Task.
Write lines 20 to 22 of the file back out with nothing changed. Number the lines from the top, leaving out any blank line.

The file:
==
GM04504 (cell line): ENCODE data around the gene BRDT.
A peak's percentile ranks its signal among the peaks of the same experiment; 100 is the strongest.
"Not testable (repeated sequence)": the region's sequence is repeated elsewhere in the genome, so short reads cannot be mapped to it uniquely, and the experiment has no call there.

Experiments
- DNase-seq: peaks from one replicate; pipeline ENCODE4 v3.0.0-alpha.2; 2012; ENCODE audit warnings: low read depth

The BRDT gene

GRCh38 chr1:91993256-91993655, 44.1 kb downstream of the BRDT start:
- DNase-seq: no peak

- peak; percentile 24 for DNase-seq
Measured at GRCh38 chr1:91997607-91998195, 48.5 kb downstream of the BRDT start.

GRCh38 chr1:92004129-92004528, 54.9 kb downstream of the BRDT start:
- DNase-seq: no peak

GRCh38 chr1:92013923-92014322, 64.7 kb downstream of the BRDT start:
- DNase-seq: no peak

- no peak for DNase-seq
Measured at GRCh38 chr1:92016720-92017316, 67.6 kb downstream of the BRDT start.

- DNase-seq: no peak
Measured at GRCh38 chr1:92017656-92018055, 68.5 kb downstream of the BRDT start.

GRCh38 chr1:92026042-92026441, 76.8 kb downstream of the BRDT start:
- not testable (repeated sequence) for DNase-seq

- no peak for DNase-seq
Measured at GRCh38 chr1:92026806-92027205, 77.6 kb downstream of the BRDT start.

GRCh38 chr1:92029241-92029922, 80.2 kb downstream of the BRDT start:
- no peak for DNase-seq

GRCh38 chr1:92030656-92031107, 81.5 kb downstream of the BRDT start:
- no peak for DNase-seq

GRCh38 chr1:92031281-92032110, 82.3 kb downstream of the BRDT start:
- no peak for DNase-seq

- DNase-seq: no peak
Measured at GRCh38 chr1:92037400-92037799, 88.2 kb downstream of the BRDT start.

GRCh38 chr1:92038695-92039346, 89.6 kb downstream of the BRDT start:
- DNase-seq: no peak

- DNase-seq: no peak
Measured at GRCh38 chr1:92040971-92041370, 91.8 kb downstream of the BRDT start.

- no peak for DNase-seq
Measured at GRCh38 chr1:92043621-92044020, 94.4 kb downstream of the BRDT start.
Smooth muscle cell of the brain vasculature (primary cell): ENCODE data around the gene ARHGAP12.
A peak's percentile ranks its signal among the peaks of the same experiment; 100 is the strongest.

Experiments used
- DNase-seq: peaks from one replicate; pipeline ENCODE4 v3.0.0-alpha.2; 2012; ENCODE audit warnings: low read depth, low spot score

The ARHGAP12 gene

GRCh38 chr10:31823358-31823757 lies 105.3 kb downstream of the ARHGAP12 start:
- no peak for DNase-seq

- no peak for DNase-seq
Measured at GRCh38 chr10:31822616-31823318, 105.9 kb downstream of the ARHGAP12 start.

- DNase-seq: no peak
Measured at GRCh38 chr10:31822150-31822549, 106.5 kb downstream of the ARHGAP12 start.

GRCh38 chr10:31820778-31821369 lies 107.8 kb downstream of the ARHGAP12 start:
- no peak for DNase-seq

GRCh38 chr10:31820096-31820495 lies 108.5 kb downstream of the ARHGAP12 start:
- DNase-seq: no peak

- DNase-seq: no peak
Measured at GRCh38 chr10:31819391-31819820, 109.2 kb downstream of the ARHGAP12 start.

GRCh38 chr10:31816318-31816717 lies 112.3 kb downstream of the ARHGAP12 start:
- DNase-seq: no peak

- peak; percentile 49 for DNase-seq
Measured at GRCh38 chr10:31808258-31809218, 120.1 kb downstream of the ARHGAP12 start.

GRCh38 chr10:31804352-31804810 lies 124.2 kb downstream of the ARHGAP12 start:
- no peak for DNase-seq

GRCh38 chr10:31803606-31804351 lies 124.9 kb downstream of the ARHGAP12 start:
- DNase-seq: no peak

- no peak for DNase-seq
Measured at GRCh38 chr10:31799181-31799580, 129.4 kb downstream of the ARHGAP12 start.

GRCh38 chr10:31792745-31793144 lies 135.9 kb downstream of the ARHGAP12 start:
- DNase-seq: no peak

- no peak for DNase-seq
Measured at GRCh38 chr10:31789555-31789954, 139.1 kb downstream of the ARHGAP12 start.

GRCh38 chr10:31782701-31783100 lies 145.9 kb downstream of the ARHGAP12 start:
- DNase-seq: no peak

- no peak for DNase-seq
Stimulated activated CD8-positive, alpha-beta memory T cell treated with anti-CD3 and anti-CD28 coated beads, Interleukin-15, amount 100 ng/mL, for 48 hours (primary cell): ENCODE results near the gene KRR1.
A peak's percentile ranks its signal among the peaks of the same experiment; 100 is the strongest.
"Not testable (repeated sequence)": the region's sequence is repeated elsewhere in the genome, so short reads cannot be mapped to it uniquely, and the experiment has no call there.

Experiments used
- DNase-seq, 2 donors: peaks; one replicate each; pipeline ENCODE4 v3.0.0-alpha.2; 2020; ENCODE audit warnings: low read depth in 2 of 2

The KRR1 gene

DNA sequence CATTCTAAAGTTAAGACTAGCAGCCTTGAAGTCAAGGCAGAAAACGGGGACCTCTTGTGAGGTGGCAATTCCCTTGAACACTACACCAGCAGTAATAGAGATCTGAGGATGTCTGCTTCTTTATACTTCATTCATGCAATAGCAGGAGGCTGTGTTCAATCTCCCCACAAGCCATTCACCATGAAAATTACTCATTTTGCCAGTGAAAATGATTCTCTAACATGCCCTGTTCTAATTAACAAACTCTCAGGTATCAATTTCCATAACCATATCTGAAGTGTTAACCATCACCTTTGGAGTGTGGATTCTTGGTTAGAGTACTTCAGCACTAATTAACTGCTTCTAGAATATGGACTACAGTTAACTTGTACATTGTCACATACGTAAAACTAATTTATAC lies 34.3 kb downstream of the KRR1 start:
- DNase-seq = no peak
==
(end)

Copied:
- not testable (repeated sequence) for DNase-seq

- no peak for DNase-seq
Measured at GRCh38 chr1:92026806-92027205, 77.6 kb downstream of the BRDT start.